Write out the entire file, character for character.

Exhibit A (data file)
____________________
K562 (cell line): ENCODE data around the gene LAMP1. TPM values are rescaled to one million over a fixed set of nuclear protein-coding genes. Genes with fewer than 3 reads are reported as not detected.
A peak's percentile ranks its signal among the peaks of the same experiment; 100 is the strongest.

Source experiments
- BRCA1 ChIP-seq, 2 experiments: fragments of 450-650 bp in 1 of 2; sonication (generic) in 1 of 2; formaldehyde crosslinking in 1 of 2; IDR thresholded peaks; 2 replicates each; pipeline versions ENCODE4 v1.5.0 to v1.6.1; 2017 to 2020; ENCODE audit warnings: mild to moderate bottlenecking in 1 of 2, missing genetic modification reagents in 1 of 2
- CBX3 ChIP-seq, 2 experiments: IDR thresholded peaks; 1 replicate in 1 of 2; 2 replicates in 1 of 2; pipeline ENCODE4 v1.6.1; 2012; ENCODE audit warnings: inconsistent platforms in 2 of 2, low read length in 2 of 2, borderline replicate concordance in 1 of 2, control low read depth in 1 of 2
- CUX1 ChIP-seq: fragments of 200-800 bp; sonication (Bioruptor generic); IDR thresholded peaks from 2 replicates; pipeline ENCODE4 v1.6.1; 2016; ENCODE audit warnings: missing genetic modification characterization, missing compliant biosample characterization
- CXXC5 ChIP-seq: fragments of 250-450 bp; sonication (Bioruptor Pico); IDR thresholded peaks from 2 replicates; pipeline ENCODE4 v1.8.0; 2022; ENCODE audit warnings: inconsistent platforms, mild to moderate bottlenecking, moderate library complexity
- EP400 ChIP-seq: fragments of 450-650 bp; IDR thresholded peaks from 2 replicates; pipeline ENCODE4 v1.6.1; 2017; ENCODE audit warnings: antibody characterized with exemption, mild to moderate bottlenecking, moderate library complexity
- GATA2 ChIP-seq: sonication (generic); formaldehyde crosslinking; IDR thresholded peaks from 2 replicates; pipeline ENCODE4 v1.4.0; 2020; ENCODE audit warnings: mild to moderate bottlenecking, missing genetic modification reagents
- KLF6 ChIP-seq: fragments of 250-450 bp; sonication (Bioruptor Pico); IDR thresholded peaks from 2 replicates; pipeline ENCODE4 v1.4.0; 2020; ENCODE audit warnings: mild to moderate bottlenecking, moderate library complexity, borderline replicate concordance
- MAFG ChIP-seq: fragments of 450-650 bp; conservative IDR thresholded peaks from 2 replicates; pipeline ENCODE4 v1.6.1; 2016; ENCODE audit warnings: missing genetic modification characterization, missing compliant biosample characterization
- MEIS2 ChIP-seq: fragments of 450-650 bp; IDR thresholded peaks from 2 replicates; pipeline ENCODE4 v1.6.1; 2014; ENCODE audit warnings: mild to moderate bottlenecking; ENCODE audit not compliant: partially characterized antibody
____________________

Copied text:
K562 (cell line): ENCODE data around the gene LAMP1. TPM values are rescaled to one million over a fixed set of nuclear protein-coding genes. Genes with fewer than 3 reads are reported as not detected.
A peak's percentile ranks its signal among the peaks of the same experiment; 100 is the strongest.

Source experiments
- BRCA1 ChIP-seq, 2 experiments: fragments of 450-650 bp in 1 of 2; sonication (generic) in 1 of 2; formaldehyde crosslinking in 1 of 2; IDR thresholded peaks; 2 replicates each; pipeline versions ENCODE4 v1.5.0 to v1.6.1; 2017 to 2020; ENCODE audit warnings: mild to moderate bottlenecking in 1 of 2, missing genetic modification reagents in 1 of 2
- CBX3 ChIP-seq, 2 experiments: IDR thresholded peaks; 1 replicate in 1 of 2; 2 replicates in 1 of 2; pipeline ENCODE4 v1.6.1; 2012; ENCODE audit warnings: inconsistent platforms in 2 of 2, low read length in 2 of 2, borderline replicate concordance in 1 of 2, control low read depth in 1 of 2
- CUX1 ChIP-seq: fragments of 200-800 bp; sonication (Bioruptor generic); IDR thresholded peaks from 2 replicates; pipeline ENCODE4 v1.6.1; 2016; ENCODE audit warnings: missing genetic modification characterization, missing compliant biosample characterization
- CXXC5 ChIP-seq: fragments of 250-450 bp; sonication (Bioruptor Pico); IDR thresholded peaks from 2 replicates; pipeline ENCODE4 v1.8.0; 2022; ENCODE audit warnings: inconsistent platforms, mild to moderate bottlenecking, moderate library complexity
- EP400 ChIP-seq: fragments of 450-650 bp; IDR thresholded peaks from 2 replicates; pipeline ENCODE4 v1.6.1; 2017; ENCODE audit warnings: antibody characterized with exemption, mild to moderate bottlenecking, moderate library complexity
- GATA2 ChIP-seq: sonication (generic); formaldehyde crosslinking; IDR thresholded peaks from 2 replicates; pipeline ENCODE4 v1.4.0; 2020; ENCODE audit warnings: mild to moderate bottlenecking, missing genetic modification reagents
- KLF6 ChIP-seq: fragments of 250-450 bp; sonication (Bioruptor Pico); IDR thresholded peaks from 2 replicates; pipeline ENCODE4 v1.4.0; 2020; ENCODE audit warnings: mild to moderate bottlenecking, moderate library complexity, borderline replicate concordance
- MAFG ChIP-seq: fragments of 450-650 bp; conservative IDR thresholded peaks from 2 replicates; pipeline ENCODE4 v1.6.1; 2016; ENCODE audit warnings: missing genetic modification characterization, missing compliant biosample characterization
- MEIS2 ChIP-seq: fragments of 450-650 bp; IDR thresholded peaks from 2 replicates; pipeline ENCODE4 v1.6.1; 2014; ENCODE audit warnings: mild to moderate bottlenecking; ENCODE audit not compliant: partially characterized antibody